Added by on 2017-03-03

Subscribe to Vocativ: Find us everywhere else: Website: Twitter: Facebook: Instagram: Snapchat: Vocativ explores the nexus of media and technology, where science meets storytelling. We use proprietary technology to examine the uncharted space of the Deep Web, covering topics that are vital to our changing world. Follow us for more! Video Rating: / 5 Related PostsIs Vertical Farming The Way To Feed Cities?How Vertical Farms Bring Fresh Food To Booming CitiesVertical Farms and Green CitiesCities: Skylines Mass Transit | PART 21 | VERTICAL FARMSJeffrey Heller presents at Global Green CitiesSouth Korea moving towards vertical farming Home Town Farms combines proven vertical farming (growing) technologies in such a way that drastically

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  • squito94 7 months ago

    We need to control how many children we have and if we have more children we should be taxed more and pay for native trees each year for each child.

  • kalimul 7 months ago

    Imagine sky scrappers being allowed to be built only if they include enough vertical farms within them to feed the maximum amount of people they can hold. Imagine if they are allowed to be constructed only if they include enough energy storage to power themselves for a couple of days or if they are covered mostly by power harvesting hardware, be it solar films, windmills, etc.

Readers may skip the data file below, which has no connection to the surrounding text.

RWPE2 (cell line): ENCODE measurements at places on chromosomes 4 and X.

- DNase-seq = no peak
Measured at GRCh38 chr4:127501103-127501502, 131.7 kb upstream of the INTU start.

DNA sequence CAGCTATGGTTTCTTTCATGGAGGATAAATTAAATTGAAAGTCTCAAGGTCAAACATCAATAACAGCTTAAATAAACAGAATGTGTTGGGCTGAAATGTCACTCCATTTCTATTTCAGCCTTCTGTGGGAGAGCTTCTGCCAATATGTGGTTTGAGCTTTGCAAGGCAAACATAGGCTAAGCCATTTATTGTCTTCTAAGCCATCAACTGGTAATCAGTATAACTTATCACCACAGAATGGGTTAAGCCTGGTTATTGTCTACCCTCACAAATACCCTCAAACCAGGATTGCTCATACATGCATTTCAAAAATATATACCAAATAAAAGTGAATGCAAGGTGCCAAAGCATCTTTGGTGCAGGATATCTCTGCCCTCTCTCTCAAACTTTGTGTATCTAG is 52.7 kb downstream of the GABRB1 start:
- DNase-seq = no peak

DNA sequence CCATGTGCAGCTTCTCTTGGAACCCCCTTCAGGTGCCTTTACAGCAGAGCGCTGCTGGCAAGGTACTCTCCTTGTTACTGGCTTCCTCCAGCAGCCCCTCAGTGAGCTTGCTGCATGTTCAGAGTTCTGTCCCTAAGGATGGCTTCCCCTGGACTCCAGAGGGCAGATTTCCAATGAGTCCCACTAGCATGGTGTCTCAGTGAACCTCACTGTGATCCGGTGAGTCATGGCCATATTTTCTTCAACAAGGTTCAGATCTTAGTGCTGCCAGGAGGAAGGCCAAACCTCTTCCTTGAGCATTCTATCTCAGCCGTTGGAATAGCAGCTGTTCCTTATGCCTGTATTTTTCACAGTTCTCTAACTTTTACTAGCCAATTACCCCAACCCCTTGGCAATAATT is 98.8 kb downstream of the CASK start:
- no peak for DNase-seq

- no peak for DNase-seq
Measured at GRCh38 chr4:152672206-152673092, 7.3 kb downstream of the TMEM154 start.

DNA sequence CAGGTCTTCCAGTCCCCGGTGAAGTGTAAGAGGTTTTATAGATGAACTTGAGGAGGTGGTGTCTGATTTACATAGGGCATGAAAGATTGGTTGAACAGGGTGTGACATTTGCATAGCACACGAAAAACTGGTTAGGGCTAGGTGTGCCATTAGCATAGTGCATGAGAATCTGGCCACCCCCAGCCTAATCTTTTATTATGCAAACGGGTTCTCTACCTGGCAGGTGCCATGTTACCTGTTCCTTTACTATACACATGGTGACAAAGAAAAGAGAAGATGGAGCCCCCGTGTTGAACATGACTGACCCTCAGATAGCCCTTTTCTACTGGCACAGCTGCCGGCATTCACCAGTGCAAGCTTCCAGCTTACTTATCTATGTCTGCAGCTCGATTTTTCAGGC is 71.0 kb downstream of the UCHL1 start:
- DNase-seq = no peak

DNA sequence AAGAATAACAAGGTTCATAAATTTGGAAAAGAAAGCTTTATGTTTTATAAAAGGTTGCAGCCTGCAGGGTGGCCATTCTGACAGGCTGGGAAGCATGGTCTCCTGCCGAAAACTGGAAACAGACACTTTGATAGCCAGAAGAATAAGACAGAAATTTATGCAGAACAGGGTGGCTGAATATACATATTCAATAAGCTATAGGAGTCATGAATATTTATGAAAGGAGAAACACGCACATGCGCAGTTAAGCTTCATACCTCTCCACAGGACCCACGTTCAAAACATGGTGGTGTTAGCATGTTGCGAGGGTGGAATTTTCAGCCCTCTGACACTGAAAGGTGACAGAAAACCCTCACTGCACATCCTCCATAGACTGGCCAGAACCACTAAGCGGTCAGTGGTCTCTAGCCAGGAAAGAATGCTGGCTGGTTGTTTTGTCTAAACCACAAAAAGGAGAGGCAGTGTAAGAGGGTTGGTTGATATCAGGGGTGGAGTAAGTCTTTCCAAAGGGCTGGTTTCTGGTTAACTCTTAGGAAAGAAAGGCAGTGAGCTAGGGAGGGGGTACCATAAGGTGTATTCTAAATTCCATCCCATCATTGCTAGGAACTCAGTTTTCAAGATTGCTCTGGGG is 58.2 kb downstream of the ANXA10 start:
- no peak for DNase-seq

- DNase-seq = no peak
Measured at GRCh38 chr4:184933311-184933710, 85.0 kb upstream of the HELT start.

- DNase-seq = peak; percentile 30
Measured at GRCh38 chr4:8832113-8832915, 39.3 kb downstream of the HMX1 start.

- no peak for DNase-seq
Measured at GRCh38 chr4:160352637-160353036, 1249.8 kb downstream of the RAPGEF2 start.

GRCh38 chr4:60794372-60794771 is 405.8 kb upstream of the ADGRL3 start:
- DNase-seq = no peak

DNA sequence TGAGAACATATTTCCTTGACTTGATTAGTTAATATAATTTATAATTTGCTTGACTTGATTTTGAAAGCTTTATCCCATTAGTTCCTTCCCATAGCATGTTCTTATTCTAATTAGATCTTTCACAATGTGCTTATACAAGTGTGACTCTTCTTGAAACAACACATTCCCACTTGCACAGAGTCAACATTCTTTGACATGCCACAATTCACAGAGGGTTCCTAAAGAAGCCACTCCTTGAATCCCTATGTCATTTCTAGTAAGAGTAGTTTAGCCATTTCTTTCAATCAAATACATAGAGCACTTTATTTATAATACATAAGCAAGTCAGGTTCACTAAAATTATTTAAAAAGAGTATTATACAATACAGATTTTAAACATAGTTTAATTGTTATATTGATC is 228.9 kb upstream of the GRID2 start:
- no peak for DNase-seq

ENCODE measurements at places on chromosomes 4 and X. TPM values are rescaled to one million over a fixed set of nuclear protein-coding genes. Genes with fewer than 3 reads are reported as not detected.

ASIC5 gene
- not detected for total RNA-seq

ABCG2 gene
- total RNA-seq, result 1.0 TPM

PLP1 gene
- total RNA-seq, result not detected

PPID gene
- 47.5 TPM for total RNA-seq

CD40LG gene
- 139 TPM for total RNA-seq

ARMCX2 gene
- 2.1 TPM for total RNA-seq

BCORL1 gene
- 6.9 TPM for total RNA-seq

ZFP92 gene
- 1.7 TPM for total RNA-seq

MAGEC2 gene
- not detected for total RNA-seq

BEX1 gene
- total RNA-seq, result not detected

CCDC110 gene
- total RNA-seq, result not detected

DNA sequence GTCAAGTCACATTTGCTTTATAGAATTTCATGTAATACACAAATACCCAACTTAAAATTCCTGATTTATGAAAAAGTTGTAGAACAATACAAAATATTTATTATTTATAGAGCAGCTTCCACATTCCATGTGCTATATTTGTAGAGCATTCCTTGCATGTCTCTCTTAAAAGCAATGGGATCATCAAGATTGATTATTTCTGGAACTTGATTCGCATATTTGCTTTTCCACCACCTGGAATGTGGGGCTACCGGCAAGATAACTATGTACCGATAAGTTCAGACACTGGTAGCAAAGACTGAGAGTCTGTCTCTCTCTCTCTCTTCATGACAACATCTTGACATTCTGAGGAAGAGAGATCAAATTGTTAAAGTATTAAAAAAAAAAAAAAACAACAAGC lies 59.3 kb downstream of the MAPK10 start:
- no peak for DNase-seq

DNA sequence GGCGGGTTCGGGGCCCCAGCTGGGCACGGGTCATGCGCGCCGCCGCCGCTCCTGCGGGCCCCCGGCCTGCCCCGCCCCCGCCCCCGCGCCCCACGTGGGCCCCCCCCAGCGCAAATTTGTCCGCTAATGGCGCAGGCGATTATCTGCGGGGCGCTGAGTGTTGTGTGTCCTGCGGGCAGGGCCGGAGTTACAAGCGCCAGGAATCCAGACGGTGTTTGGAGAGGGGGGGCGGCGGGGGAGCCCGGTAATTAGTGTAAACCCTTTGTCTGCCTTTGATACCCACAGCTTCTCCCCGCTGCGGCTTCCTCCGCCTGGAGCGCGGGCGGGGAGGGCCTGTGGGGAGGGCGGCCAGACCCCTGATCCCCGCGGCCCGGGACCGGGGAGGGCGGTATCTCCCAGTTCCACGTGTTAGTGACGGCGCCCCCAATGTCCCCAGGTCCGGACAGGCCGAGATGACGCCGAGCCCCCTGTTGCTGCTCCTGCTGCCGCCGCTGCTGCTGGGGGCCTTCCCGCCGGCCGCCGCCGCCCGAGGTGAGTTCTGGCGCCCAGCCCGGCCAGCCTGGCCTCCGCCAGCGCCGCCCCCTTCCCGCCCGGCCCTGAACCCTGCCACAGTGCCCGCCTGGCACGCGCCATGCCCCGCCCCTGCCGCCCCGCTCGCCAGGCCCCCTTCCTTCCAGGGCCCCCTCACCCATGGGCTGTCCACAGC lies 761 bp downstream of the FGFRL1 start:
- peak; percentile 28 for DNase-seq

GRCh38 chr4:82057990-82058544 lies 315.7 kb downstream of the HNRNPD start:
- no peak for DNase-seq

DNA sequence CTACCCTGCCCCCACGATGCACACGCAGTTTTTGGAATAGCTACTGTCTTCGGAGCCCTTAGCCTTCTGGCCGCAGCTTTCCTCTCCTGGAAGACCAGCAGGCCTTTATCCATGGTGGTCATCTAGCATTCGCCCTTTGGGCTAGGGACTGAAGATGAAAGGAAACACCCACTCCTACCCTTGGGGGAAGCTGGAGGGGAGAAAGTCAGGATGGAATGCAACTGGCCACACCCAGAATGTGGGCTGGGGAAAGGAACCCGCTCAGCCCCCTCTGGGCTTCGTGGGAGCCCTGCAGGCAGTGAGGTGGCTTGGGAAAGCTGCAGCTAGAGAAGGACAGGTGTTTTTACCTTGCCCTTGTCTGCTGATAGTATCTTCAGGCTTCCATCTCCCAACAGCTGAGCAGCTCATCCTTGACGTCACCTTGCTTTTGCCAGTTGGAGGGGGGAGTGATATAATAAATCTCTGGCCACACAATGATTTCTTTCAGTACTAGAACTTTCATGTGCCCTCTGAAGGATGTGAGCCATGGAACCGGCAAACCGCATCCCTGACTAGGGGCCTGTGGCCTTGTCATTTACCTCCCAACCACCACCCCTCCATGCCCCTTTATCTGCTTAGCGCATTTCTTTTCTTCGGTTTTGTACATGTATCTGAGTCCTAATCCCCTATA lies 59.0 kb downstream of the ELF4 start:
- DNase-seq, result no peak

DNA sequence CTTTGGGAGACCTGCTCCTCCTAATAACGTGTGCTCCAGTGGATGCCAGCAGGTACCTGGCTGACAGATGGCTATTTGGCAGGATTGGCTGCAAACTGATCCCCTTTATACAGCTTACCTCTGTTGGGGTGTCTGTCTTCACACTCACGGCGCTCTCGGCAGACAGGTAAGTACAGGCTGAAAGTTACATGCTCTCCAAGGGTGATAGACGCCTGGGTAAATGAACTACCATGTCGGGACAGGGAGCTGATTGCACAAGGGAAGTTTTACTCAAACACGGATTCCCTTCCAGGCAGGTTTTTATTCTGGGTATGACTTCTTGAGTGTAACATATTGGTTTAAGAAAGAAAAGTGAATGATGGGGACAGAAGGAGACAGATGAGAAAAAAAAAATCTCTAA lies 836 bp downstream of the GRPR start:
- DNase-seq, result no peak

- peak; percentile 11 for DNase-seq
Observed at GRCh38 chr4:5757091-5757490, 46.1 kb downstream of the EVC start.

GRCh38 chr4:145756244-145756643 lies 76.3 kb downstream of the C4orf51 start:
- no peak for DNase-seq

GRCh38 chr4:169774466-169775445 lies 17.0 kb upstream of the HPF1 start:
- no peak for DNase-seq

• pistolero Jake 7 months ago

    We need to stop feeding countries that don't help themselves and even the homeless people wouldn't as support a roommate who don't work or contribute in some kind of way and adds problems instead of fixing them so why should another nation support another if we get nothing in return??? If a man produces his own garden and people demanded he share would that be fair?

  • Thomas K. 7 months ago

    Best video posted by Vocativ yet. Urbanization, in its current state, isn't sustainable–in spite of all the "self-sustaining, organic, natural, (insert more buzz words) farming" urbanites claim to champion, and yet know nothing about. Vertical farming and aquaponics aren't all that new, but there's reasons for its limitations. At the end of the day, whether you solve the "land problem" or not, the real question hasn't been answered. You still have nearly 800 million starving people in the world, and that number is growing. So, the real problem is: how do you feed this planet? Especially with fewer and fewer people contributing to the food-production process and more and more people moving to urban-centers to work in white-collar jobs.